• More specifically, the physical layer processing unit 13 and the RF unit 14 described above functions as transmission means that sends allocation information of the wireless resources (frequency for roadside-vehicle communication and frequencies for inter-vehicle communication) allocated by the on-vehicle device managing unit 11 and the MAC processing unit 12 to the on-vehicle devices 20 using a signal on the common signaling channel.
  • Configuration of On-Vehicle Device
  • On the other hand, the roadside device depicted in FIG. 37 includes, for example, an on-vehicle device external interfacing unit 21, a MAC processing unit 22, a physical layer processing unit 23, an RF unit 24, and an antenna 25.
  • More specifically, the on-vehicle device external interface 21 includes a function that receives vehicle information, such as speed information, in the case of vehicle (on-vehicle device), but the information may vary dependent on where the mobile terminal is mounted, such as a pedestrian or a vehicle, from the outside of the on-vehicle device or the like, and provides it to the MAC processing unit 22, and a function that notifies the outside of the on-vehicle device (i.e., on-vehicle appliances such as a car-navigation system) of the vehicle information on the other on-vehicle devices 20 notified by the MAC processing unit 22.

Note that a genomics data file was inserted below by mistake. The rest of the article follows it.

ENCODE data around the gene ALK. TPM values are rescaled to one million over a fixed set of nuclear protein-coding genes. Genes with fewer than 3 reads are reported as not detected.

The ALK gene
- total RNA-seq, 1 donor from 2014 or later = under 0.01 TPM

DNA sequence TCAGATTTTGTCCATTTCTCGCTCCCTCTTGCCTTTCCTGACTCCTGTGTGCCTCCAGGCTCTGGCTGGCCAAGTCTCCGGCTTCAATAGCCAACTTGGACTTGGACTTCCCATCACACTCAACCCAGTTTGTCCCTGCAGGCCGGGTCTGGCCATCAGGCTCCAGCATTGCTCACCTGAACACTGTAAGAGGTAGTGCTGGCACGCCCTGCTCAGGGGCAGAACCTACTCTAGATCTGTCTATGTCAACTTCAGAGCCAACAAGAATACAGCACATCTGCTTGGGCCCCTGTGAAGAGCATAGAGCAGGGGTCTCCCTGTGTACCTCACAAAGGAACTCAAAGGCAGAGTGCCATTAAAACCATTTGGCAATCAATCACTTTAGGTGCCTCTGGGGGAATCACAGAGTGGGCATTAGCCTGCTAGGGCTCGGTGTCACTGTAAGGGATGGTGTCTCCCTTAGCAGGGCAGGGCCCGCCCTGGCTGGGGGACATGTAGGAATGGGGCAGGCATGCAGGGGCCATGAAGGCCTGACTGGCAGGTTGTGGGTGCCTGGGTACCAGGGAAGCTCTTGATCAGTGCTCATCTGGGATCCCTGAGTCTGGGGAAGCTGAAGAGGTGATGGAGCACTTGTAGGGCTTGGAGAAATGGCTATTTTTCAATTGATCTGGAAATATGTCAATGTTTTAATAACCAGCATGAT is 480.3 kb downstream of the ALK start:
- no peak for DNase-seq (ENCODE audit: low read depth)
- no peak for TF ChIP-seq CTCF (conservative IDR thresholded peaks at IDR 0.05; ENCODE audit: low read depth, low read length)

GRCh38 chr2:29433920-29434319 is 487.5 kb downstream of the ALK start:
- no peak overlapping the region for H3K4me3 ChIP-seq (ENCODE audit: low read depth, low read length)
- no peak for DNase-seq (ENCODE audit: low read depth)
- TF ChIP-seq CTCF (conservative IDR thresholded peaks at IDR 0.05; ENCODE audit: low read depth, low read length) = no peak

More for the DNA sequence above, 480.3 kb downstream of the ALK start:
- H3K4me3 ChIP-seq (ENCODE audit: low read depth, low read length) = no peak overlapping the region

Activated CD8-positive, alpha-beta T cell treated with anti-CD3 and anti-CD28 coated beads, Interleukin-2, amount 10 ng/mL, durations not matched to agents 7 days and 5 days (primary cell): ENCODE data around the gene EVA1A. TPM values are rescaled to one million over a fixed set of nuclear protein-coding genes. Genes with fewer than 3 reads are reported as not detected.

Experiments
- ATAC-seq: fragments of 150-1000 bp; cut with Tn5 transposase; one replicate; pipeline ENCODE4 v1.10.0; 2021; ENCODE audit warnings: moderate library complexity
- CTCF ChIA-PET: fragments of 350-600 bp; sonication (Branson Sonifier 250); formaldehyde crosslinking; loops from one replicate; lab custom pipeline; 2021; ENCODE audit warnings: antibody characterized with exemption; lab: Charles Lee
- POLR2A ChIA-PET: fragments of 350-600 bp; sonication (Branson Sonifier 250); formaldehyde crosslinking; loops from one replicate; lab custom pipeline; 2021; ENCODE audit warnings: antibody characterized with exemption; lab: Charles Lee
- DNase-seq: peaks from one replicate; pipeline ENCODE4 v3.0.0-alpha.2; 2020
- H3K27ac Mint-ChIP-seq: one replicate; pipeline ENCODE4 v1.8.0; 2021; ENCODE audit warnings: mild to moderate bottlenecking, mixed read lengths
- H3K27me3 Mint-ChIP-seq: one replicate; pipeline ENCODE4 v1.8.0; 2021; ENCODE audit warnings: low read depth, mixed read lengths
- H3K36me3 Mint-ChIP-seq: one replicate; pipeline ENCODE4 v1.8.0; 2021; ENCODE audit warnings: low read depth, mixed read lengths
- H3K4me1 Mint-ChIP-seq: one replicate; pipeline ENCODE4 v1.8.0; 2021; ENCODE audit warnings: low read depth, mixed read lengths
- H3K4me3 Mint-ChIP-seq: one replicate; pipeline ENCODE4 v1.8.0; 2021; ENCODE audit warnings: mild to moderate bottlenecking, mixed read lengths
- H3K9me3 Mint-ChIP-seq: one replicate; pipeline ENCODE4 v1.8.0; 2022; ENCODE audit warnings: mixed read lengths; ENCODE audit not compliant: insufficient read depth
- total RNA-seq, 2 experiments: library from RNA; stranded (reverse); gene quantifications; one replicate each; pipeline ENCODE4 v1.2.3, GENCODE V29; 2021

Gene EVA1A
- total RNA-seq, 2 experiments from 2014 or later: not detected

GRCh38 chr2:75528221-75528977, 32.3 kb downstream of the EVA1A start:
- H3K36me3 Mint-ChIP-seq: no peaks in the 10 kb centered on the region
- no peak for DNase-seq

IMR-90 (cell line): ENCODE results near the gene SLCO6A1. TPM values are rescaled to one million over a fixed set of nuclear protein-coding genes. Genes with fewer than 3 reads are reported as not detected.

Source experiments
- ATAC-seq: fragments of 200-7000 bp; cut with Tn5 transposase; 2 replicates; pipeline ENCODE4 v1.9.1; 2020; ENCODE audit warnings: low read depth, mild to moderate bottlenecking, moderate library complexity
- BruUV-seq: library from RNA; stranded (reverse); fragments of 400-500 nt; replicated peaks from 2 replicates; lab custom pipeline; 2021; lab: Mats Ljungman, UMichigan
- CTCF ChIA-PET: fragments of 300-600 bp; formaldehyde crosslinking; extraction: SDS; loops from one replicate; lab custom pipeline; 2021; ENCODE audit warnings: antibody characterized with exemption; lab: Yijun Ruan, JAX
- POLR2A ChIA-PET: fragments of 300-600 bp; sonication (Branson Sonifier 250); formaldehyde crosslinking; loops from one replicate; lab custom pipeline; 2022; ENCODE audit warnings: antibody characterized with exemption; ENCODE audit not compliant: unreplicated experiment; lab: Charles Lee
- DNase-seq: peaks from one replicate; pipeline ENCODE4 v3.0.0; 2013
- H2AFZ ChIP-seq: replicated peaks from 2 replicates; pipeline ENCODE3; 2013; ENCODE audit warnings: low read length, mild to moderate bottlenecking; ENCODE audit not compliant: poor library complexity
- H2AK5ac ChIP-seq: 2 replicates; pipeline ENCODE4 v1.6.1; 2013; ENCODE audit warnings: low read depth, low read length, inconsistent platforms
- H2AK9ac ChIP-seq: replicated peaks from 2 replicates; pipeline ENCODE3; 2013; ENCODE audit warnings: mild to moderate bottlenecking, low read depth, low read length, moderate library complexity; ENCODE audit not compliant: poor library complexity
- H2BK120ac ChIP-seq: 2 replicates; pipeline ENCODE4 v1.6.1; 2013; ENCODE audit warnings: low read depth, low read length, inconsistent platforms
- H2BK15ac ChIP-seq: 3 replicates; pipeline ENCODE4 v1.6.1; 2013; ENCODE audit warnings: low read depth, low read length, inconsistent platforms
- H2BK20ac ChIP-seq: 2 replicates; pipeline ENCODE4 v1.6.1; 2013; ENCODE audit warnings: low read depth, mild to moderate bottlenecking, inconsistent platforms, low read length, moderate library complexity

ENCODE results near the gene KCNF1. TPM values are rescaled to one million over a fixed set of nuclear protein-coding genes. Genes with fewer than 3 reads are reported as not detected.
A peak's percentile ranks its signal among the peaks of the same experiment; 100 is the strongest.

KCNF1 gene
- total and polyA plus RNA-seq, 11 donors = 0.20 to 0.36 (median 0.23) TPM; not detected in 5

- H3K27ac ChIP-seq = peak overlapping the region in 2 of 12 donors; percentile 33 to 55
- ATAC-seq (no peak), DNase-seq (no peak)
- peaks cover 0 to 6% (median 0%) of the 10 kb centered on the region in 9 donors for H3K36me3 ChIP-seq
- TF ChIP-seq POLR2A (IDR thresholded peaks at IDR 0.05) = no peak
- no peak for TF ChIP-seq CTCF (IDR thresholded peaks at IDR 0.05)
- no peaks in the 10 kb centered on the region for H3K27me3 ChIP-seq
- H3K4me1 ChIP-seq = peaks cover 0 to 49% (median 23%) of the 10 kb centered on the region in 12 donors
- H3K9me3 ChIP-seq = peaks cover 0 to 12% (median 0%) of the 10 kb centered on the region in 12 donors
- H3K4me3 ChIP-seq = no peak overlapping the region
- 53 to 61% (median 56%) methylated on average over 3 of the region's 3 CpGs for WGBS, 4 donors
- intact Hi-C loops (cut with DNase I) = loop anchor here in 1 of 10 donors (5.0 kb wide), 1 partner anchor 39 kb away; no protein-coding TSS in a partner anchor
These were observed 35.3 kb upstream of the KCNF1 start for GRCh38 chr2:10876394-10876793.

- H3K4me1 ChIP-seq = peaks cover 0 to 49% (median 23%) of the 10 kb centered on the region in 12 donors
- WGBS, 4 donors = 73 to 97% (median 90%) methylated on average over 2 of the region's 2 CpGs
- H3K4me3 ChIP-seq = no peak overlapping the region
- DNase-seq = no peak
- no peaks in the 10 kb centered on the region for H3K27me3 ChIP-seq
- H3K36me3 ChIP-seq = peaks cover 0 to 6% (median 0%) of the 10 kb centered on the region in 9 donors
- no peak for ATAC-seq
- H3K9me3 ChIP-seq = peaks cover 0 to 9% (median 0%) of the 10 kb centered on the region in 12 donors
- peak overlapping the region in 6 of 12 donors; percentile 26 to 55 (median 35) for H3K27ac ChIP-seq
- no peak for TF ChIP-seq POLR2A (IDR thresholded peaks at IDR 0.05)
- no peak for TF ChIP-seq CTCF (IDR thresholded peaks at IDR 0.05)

• The MAC processing unit 22 includes a signal processing function in a MAC layer compliant with the FDMA standard, and includes, for example, a function that identifies the frequency allocated for the local on-vehicle device 20 and the frequencies allocated for other on-vehicle devices 20 from the signal on the common signaling channel, and notifies the physical layer processing unit 23 of the frequencies.
  • The physical layer processing unit 23 includes a signal processing function in a physical layer compliant with the FDMA standard, and includes, as transmission functions, for example, a common signaling channel generating unit 231 c, a data burst generating unit 232 c, a modulating unit 234 c, and the multiplexing processing unit 235 c, and includes, as reception functions, for example, a path detecting unit 236 c, a common signaling channel reception processing unit 238 c, and the data burst reception processing unit 239 c.
  • Here, in the transmission functions, the common signaling channel generating unit 231 c includes a function that generates a signal on the common signaling channel including a request signal requesting allocation of frequencies used for roadside-vehicle communication and inter-vehicle communication. The data burst generating unit 232 c generates signals on the dedicated physical channels that are MAC-processed for each of roadside-vehicle communication and inter-vehicle communication by the MAC processing unit 22.
  • The modulating unit 234 c includes a function that modulates (IQ mapping) the signals generated by the above-described generating unit 231 c or 232 c using a modulation scheme, such as QPSK or 16QAM, specified by the MAC processing unit 22. The multiplexing processing unit 235 c includes a function that multiplexes the modulated signal from the modulating unit 234 c (frequency-division multiplexing).